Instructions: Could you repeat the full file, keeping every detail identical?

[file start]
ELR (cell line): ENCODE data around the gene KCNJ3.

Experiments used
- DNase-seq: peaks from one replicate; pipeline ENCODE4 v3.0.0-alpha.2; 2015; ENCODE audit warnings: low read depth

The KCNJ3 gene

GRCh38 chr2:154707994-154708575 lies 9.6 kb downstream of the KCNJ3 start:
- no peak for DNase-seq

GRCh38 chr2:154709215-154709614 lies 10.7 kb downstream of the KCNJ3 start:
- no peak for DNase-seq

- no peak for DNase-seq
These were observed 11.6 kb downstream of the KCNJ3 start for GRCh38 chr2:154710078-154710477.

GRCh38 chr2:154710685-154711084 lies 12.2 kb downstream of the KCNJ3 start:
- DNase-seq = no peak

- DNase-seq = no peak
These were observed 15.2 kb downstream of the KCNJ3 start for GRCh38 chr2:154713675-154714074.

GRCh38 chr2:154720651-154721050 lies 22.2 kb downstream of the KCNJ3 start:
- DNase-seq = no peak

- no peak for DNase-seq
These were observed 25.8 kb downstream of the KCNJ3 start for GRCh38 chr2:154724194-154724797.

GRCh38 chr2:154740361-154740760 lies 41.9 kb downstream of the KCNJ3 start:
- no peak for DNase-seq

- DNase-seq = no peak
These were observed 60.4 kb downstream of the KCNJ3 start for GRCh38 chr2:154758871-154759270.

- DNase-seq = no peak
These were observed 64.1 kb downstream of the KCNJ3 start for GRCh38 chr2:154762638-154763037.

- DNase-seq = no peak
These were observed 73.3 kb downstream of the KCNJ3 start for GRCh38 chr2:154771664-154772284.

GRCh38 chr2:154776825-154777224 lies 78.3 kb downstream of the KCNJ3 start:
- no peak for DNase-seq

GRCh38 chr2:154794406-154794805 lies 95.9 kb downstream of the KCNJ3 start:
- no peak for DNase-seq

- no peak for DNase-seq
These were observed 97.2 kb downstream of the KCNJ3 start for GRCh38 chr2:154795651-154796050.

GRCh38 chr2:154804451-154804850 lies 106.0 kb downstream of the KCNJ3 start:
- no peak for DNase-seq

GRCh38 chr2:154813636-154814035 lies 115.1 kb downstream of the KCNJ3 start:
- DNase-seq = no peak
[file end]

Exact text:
ELR (cell line): ENCODE data around the gene KCNJ3.

Experiments used
- DNase-seq: peaks from one replicate; pipeline ENCODE4 v3.0.0-alpha.2; 2015; ENCODE audit warnings: low read depth

The KCNJ3 gene

GRCh38 chr2:154707994-154708575 lies 9.6 kb downstream of the KCNJ3 start:
- no peak for DNase-seq

GRCh38 chr2:154709215-154709614 lies 10.7 kb downstream of the KCNJ3 start:
- no peak for DNase-seq

- no peak for DNase-seq
These were observed 11.6 kb downstream of the KCNJ3 start for GRCh38 chr2:154710078-154710477.

GRCh38 chr2:154710685-154711084 lies 12.2 kb downstream of the KCNJ3 start:
- DNase-seq = no peak

- DNase-seq = no peak
These were observed 15.2 kb downstream of the KCNJ3 start for GRCh38 chr2:154713675-154714074.

GRCh38 chr2:154720651-154721050 lies 22.2 kb downstream of the KCNJ3 start:
- DNase-seq = no peak

- no peak for DNase-seq
These were observed 25.8 kb downstream of the KCNJ3 start for GRCh38 chr2:154724194-154724797.

GRCh38 chr2:154740361-154740760 lies 41.9 kb downstream of the KCNJ3 start:
- no peak for DNase-seq

- DNase-seq = no peak
These were observed 60.4 kb downstream of the KCNJ3 start for GRCh38 chr2:154758871-154759270.

- DNase-seq = no peak
These were observed 64.1 kb downstream of the KCNJ3 start for GRCh38 chr2:154762638-154763037.

- DNase-seq = no peak
These were observed 73.3 kb downstream of the KCNJ3 start for GRCh38 chr2:154771664-154772284.

GRCh38 chr2:154776825-154777224 lies 78.3 kb downstream of the KCNJ3 start:
- no peak for DNase-seq

GRCh38 chr2:154794406-154794805 lies 95.9 kb downstream of the KCNJ3 start:
- no peak for DNase-seq

- no peak for DNase-seq
These were observed 97.2 kb downstream of the KCNJ3 start for GRCh38 chr2:154795651-154796050.

GRCh38 chr2:154804451-154804850 lies 106.0 kb downstream of the KCNJ3 start:
- no peak for DNase-seq

GRCh38 chr2:154813636-154814035 lies 115.1 kb downstream of the KCNJ3 start:
- DNase-seq = no peak